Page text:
- Researchers have long known that people learn a motor task faster the second or third time around, but they did not know why.
- New study shows that the reason is not only memories of the task itself, but also of errors made while learning to do the task.
Using a deceptively simple set of experiments, researchers at Johns Hopkins have learned why people learn an identical or similar task faster the second, third and subsequent time around. The reason: They are aided not only by memories of how to perform the task, but also by memories of the errors made the first time.
“In learning a new motor task, there appear to be two processes happening at once,” says Reza Shadmehr, Ph.D., a professor in the Department of Biomedical Engineering at the Johns Hopkins University School of Medicine. “One is the learning of the motor commands in the task, and the other is critiquing the learning, much the way a ‘coach’ behaves. Learning the next similar task goes faster, because the coach knows which errors are most worthy of attention. In effect, this second process leaves a memory of the errors that were experienced during the training, so the re-experience of those errors makes the learning go faster.”
Shadmehr says scientists who study motor control — how the brain pilots body movement — have long known that as people perform a task, like opening a door, their brains note small differences between how they expected the door to move and how it actually moved, and they use this information to perform the task more smoothly next time. Those small differences are scientifically termed “prediction errors,” and the process of learning from them is largely unconscious.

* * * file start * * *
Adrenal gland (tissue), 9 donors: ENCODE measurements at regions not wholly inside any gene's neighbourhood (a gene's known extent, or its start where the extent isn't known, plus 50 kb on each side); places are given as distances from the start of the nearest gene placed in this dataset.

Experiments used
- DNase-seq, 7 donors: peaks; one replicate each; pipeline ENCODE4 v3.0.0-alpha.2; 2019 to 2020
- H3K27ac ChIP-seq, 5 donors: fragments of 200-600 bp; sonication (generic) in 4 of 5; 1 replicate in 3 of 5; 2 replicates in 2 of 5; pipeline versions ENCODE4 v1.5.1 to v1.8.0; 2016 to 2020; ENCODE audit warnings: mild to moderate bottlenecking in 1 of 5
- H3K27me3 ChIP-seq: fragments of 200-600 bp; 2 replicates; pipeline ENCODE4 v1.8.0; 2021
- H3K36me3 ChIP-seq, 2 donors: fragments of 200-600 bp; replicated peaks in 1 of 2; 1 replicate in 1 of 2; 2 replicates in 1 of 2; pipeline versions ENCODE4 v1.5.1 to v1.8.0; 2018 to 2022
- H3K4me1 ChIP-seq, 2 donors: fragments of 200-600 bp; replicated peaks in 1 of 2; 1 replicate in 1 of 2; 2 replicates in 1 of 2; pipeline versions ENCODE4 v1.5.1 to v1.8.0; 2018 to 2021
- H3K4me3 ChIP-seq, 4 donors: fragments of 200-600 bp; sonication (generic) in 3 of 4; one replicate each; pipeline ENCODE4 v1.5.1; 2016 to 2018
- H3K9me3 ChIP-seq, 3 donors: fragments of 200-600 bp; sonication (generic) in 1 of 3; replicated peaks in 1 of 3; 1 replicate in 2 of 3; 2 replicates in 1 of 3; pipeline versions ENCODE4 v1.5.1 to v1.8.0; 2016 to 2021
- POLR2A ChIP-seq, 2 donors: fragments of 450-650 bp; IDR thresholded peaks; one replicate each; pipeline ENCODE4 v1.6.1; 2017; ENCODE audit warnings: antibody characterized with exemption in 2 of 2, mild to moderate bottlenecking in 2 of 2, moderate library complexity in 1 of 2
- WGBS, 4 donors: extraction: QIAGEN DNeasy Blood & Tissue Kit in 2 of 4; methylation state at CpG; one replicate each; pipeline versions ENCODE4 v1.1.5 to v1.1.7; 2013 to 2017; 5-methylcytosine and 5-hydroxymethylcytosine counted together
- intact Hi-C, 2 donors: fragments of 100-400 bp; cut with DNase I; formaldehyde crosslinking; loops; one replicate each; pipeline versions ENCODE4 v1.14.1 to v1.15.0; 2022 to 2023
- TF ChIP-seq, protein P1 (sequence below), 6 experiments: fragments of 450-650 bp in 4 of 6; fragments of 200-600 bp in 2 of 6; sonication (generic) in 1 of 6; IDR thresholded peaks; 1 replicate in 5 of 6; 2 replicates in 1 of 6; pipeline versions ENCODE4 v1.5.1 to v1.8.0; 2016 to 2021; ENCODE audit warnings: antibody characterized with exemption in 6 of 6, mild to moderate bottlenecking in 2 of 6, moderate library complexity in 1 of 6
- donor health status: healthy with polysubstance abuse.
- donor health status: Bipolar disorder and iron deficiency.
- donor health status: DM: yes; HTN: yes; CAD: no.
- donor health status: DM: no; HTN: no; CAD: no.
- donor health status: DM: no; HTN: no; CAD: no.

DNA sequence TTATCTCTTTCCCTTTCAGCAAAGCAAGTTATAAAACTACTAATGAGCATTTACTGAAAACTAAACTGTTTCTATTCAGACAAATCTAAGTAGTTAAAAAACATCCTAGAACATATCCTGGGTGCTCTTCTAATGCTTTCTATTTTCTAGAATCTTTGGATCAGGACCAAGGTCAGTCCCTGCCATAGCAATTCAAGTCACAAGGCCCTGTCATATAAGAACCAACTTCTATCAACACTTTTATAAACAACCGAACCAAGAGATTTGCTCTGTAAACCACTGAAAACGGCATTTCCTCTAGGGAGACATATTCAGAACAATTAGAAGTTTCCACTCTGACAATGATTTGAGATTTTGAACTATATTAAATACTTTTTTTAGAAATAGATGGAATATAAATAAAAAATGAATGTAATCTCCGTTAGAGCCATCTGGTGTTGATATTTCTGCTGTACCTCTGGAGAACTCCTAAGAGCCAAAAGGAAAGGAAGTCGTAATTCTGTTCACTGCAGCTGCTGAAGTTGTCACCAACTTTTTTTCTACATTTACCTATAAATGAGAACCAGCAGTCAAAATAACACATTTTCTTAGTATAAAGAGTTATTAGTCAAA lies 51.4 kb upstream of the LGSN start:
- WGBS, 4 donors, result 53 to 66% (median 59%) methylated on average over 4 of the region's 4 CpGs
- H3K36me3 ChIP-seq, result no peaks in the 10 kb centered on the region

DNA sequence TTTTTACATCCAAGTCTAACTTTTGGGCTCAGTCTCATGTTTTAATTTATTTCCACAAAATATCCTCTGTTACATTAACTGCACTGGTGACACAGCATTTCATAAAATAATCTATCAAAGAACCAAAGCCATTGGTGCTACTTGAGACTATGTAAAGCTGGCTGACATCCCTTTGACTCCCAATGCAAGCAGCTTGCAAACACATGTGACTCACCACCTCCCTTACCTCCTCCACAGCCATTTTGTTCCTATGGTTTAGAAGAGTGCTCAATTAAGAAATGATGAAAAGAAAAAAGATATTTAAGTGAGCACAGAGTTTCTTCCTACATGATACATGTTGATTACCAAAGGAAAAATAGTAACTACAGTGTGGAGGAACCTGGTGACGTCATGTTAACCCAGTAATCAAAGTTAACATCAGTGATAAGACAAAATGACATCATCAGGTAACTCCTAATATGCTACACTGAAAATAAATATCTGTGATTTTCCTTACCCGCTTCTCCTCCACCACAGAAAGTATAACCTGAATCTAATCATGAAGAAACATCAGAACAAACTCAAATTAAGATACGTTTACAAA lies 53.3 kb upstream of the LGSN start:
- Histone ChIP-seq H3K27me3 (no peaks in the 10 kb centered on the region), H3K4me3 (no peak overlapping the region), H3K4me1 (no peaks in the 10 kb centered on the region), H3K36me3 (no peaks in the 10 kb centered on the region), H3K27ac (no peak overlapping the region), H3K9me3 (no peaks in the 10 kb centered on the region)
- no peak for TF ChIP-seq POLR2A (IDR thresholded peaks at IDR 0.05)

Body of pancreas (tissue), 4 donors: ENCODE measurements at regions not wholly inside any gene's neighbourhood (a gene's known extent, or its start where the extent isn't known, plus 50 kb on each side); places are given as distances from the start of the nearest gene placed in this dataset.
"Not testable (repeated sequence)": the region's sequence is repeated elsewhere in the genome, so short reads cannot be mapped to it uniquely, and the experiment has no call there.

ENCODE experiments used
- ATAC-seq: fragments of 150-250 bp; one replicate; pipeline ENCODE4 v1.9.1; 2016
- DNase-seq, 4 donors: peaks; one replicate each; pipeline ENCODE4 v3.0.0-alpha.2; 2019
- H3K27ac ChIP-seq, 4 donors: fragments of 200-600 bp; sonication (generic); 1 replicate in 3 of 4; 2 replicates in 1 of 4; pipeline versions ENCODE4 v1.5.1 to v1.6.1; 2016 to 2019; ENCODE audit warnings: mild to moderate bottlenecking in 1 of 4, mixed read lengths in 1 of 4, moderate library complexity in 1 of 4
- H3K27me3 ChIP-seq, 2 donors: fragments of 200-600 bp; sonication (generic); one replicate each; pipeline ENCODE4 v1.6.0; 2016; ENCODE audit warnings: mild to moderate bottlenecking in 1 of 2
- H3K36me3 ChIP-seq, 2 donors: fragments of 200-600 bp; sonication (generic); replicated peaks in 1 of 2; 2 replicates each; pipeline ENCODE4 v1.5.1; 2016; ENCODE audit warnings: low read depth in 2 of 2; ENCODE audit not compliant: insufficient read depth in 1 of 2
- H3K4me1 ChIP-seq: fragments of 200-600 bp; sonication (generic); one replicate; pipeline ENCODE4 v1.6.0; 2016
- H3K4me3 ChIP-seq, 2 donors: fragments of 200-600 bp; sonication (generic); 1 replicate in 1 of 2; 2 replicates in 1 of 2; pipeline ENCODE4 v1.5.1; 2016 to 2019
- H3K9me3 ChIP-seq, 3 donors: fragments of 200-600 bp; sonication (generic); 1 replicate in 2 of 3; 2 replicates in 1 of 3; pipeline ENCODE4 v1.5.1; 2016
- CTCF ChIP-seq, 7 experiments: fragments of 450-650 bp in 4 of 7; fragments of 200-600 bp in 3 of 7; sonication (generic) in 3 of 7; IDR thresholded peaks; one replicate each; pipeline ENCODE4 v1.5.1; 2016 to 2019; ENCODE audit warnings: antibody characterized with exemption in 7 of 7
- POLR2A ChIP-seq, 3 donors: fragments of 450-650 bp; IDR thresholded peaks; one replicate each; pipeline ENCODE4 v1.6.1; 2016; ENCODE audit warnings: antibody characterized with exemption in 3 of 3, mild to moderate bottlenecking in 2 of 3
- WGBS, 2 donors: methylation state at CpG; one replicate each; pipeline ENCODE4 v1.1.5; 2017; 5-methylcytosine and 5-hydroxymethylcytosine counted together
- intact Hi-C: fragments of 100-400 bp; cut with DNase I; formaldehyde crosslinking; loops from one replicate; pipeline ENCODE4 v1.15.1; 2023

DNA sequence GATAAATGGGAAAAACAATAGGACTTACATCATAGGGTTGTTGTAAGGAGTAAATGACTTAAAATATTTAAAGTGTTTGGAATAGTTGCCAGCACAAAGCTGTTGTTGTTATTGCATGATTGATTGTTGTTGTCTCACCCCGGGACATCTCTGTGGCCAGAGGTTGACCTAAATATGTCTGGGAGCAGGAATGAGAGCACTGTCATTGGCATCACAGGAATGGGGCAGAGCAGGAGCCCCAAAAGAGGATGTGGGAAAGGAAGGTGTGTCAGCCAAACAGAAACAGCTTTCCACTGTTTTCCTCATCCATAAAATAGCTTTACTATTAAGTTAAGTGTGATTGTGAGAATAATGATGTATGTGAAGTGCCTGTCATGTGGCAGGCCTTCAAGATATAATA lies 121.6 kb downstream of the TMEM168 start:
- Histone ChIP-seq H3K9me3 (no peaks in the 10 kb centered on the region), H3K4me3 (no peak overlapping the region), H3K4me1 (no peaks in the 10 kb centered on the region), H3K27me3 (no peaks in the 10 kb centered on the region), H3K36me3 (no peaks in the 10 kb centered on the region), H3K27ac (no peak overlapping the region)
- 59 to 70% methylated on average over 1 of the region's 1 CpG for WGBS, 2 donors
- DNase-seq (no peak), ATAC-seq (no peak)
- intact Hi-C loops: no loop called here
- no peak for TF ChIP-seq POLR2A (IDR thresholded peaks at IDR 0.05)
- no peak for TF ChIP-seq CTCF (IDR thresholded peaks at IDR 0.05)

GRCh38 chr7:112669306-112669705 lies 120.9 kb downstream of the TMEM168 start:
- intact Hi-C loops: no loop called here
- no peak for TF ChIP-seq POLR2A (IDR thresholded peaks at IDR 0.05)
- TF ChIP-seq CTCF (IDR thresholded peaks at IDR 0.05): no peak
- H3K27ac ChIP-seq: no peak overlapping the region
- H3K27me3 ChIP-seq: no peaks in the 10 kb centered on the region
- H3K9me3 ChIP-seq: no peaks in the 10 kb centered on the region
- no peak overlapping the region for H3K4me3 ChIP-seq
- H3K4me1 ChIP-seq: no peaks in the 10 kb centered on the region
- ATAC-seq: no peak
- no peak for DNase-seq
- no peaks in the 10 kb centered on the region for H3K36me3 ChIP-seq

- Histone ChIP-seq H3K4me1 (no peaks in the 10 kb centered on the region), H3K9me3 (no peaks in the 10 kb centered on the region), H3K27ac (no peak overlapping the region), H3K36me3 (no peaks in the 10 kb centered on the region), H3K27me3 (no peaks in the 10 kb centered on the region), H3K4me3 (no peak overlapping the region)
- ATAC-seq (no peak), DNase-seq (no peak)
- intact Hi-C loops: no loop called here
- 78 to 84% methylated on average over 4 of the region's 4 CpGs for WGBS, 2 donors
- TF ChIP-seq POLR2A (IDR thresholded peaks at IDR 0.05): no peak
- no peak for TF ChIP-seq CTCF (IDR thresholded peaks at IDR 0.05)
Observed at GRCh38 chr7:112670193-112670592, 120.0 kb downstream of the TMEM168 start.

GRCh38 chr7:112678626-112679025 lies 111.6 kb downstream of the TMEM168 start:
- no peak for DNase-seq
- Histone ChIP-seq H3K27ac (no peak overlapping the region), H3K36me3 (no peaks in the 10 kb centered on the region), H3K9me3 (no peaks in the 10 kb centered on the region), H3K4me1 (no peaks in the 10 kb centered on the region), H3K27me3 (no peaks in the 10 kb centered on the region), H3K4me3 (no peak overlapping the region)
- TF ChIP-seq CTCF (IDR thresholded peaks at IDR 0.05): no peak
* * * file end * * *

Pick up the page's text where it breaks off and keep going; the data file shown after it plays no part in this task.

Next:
The surprise finding in the current study, described in Science Express on Aug. 14, is that not only do such errors train the brain to better perform a specific task, but they also teach it how to learn faster from errors, even when those errors are encountered in a completely different task. In this way, the brain can generalize from one task to another by keeping a memory of the errors.
To study errors and learning, Shadmehr’s team put volunteers in front of a joystick that was under a screen. Volunteers couldn’t see the joystick, but it was represented on the screen as a blue dot. A target was represented by a red dot, and as volunteers moved the joystick toward it, the blue dot could be programmed to move slightly off-kilter from where they pointed it, creating an error. Participants then adjusted their movement to compensate for the off-kilter movement and, after a few more trials, smoothly guided the joystick to its target.
In the study, the movement of the blue dot was rotated to the left or the right by larger or smaller amounts until it was a full 30 degrees off from the joystick’s movement. The research team found that volunteers responded more quickly to smaller errors that pushed them consistently in one direction and less to larger errors and those that went in the opposite direction of other feedback. “They learned to give the frequent errors more weight as learning cues, while discounting those that seemed like flukes,” says David Herzfeld, a graduate student in Shadmehr’s laboratory who led the study.
The results also have given Shadmehr a new perspective on his after-work tennis hobby. “I’m much better in my second five minutes of playing tennis than in my first five minutes, and I always assumed that was because my muscles had warmed up,” he says. “But now I wonder if warming up is really a chance for our brains to re-experience error.”
“This study represents a significant step toward understanding how we learn a motor skill,” says Daofen Chen, Ph.D., a program director at the National Institute of Neurological Disorders and Stroke. “The results may improve movement rehabilitation strategies for the many who have suffered strokes and other neuromotor injuries.”
The next step in the research, Shadmehr says, will be to find out which part of the brain is responsible for the “coaching” job of assigning weight to different types of error.
Other authors on the paper were Pavan A. Vaswani and Mollie K. Marko of the Johns Hopkins University School of Medicine.
This work was supported by the National Institute of Biomedical Imaging and Bioengineering (grant number T32EB003383), the National Institute of General Medical Sciences (grant number T32GM007057) and the National Institute of Neurological Disorders and Stroke (grant numbers R01NS078311 and F31NS079121).
For the Media